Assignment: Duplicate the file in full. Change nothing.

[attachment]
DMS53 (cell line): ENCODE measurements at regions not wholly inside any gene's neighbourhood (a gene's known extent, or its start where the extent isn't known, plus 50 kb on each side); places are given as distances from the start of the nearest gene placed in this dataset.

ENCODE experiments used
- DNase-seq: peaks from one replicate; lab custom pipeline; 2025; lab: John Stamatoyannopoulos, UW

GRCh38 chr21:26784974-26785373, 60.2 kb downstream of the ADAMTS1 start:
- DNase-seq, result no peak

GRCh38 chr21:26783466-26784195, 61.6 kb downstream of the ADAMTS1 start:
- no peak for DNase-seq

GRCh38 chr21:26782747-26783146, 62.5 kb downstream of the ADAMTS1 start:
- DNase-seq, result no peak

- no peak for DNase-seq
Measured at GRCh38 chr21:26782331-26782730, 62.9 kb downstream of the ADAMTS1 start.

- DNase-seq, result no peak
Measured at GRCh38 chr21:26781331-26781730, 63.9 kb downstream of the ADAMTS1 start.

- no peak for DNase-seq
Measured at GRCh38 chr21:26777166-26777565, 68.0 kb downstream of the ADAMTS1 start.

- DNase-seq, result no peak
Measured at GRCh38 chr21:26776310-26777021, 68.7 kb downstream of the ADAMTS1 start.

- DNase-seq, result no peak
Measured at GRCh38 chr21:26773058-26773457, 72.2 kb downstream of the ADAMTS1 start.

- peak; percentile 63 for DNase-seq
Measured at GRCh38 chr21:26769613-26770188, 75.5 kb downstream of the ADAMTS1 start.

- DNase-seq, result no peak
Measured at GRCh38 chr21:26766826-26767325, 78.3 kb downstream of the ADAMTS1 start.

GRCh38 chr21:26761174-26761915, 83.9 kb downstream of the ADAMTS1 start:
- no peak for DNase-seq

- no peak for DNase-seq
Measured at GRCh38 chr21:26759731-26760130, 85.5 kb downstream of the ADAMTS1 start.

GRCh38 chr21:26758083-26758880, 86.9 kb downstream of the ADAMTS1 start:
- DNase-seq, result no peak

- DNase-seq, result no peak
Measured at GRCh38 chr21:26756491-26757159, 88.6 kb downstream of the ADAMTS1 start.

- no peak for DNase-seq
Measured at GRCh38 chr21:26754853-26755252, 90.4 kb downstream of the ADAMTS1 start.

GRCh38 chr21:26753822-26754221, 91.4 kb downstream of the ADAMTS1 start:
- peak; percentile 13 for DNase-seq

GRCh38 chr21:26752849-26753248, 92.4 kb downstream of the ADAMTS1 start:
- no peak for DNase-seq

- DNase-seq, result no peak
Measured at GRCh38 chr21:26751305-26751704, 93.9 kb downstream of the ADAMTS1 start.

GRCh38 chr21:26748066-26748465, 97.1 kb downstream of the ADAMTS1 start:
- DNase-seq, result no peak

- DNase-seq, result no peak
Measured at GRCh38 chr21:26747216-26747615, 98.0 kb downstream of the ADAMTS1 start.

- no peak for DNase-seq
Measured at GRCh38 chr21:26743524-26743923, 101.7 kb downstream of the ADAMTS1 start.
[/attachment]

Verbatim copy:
DMS53 (cell line): ENCODE measurements at regions not wholly inside any gene's neighbourhood (a gene's known extent, or its start where the extent isn't known, plus 50 kb on each side); places are given as distances from the start of the nearest gene placed in this dataset.

ENCODE experiments used
- DNase-seq: peaks from one replicate; lab custom pipeline; 2025; lab: John Stamatoyannopoulos, UW

GRCh38 chr21:26784974-26785373, 60.2 kb downstream of the ADAMTS1 start:
- DNase-seq, result no peak

GRCh38 chr21:26783466-26784195, 61.6 kb downstream of the ADAMTS1 start:
- no peak for DNase-seq

GRCh38 chr21:26782747-26783146, 62.5 kb downstream of the ADAMTS1 start:
- DNase-seq, result no peak

- no peak for DNase-seq
Measured at GRCh38 chr21:26782331-26782730, 62.9 kb downstream of the ADAMTS1 start.

- DNase-seq, result no peak
Measured at GRCh38 chr21:26781331-26781730, 63.9 kb downstream of the ADAMTS1 start.

- no peak for DNase-seq
Measured at GRCh38 chr21:26777166-26777565, 68.0 kb downstream of the ADAMTS1 start.

- DNase-seq, result no peak
Measured at GRCh38 chr21:26776310-26777021, 68.7 kb downstream of the ADAMTS1 start.

- DNase-seq, result no peak
Measured at GRCh38 chr21:26773058-26773457, 72.2 kb downstream of the ADAMTS1 start.

- peak; percentile 63 for DNase-seq
Measured at GRCh38 chr21:26769613-26770188, 75.5 kb downstream of the ADAMTS1 start.

- DNase-seq, result no peak
Measured at GRCh38 chr21:26766826-26767325, 78.3 kb downstream of the ADAMTS1 start.

GRCh38 chr21:26761174-26761915, 83.9 kb downstream of the ADAMTS1 start:
- no peak for DNase-seq

- no peak for DNase-seq
Measured at GRCh38 chr21:26759731-26760130, 85.5 kb downstream of the ADAMTS1 start.

GRCh38 chr21:26758083-26758880, 86.9 kb downstream of the ADAMTS1 start:
- DNase-seq, result no peak

- DNase-seq, result no peak
Measured at GRCh38 chr21:26756491-26757159, 88.6 kb downstream of the ADAMTS1 start.

- no peak for DNase-seq
Measured at GRCh38 chr21:26754853-26755252, 90.4 kb downstream of the ADAMTS1 start.

GRCh38 chr21:26753822-26754221, 91.4 kb downstream of the ADAMTS1 start:
- peak; percentile 13 for DNase-seq

GRCh38 chr21:26752849-26753248, 92.4 kb downstream of the ADAMTS1 start:
- no peak for DNase-seq

- DNase-seq, result no peak
Measured at GRCh38 chr21:26751305-26751704, 93.9 kb downstream of the ADAMTS1 start.

GRCh38 chr21:26748066-26748465, 97.1 kb downstream of the ADAMTS1 start:
- DNase-seq, result no peak

- DNase-seq, result no peak
Measured at GRCh38 chr21:26747216-26747615, 98.0 kb downstream of the ADAMTS1 start.

- no peak for DNase-seq
Measured at GRCh38 chr21:26743524-26743923, 101.7 kb downstream of the ADAMTS1 start.